CHICAGO — Oral arguments at a federal appeals court in Chicago over a request by a former Lithuanian lawmaker to halt her extradition to her homeland focused largely on whether an anti-pedophilia movement she launched in Lithuania early this decade qualified as a major rebellion.
Neringa Venckiene, 47 and jailed in Chicago, faces charges in Lithuania that include submitting false reports regarding her allegations a ring of influential pedophiles in Lithuania victimized her 4-year-old niece. Venckiene fled to the U.S. in 2013 as Lithuanian prosecutors prepared charges against her.
If she is extradited, she has said those she angered with her allegations would try to kill her. She has also said she made enemies in the government circles for founding a self-proclaimed anti-pedophilia and anti-corruption party that went on to win seven parliamentary seats in 2012.
"The defendant led a rebellion against the Lithuanian government," her attorney Barry, Spevack, told a three-judge panel of the 7th U.S. Circuit Court of Appeals Tuesday. By pursuing charges against her, he said, they wanted to "cut off the head of the insurrection."
The emphasis on political turmoil is a longshot bid to convince the appeals court that Venckiene qualifies for strictly defined legal provisions that bar extraditions from the United States if the alleged crimes stemmed from significant political upheaval.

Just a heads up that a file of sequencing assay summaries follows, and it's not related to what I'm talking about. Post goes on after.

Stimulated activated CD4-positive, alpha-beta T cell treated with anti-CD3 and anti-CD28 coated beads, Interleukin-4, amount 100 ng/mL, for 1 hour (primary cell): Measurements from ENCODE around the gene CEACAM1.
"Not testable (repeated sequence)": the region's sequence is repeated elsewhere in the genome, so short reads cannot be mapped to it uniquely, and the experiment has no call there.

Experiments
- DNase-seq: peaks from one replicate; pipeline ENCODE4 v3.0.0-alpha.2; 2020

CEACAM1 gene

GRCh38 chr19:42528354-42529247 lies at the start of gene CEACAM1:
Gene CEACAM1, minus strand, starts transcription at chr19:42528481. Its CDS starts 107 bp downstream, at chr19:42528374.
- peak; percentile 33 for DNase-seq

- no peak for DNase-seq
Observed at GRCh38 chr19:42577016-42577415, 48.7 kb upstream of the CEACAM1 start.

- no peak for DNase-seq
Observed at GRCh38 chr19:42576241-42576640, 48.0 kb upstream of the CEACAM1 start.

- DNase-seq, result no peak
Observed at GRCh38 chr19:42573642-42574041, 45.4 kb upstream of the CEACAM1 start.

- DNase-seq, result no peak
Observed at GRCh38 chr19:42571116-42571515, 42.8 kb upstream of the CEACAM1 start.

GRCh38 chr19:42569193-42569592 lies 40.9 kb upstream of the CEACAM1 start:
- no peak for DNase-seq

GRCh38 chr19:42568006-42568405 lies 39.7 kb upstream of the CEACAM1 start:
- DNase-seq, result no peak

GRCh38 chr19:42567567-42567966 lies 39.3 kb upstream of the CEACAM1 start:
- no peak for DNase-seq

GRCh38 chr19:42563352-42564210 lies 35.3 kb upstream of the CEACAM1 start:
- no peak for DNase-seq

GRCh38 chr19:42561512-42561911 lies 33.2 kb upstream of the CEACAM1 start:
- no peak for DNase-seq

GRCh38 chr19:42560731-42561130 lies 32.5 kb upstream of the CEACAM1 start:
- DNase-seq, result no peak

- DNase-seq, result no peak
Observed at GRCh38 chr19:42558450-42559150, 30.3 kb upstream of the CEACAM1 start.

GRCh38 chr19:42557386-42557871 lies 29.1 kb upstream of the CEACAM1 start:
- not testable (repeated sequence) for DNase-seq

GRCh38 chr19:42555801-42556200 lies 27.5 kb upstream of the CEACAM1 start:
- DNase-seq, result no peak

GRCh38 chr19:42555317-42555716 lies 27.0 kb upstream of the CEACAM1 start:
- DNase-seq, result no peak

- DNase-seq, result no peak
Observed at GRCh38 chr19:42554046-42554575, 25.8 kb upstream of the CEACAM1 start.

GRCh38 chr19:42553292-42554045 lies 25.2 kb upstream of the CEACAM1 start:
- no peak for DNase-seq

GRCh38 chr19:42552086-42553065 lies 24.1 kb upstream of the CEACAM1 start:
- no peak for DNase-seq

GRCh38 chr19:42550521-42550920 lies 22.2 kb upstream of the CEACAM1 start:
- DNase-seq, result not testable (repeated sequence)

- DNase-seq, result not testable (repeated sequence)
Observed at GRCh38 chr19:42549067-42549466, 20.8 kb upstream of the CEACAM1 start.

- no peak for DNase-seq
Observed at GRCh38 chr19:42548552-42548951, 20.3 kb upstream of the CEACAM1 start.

Department of Justice attorney Jonathan Clow told the panel Tuesday that it was a stretch to say some protests by Venckiene supporters and assertions that mysterious deaths are linked to her case constituted a full-blown rebellion or insurrection as required by the criteria.
"There was simply no violent political uprising in Lithuania at the time," he said.
One of the panel judges, David Hamilton, also sounded skeptical of the defense reasoning, asking how a country that has been as outwardly stable and peaceful as Lithuania could be said to have been in political turmoil. He also asked why a U.S. court should intervene when the State Department already gave the green light to Venckiene's extradition, "especially when you are talking about a (NATO) ally" requesting the extradition.
Spevack answered that whether Venckiene was protected under the law from extradition shouldn't depend on whether the country that wants her "is a friendly ally or not."
The other two judges on the panel were Amy Coney Barrett, appointed by President Donald Trump; and William Bauer, a Gerald Ford appointee. Barack Obama appointed Hamilton.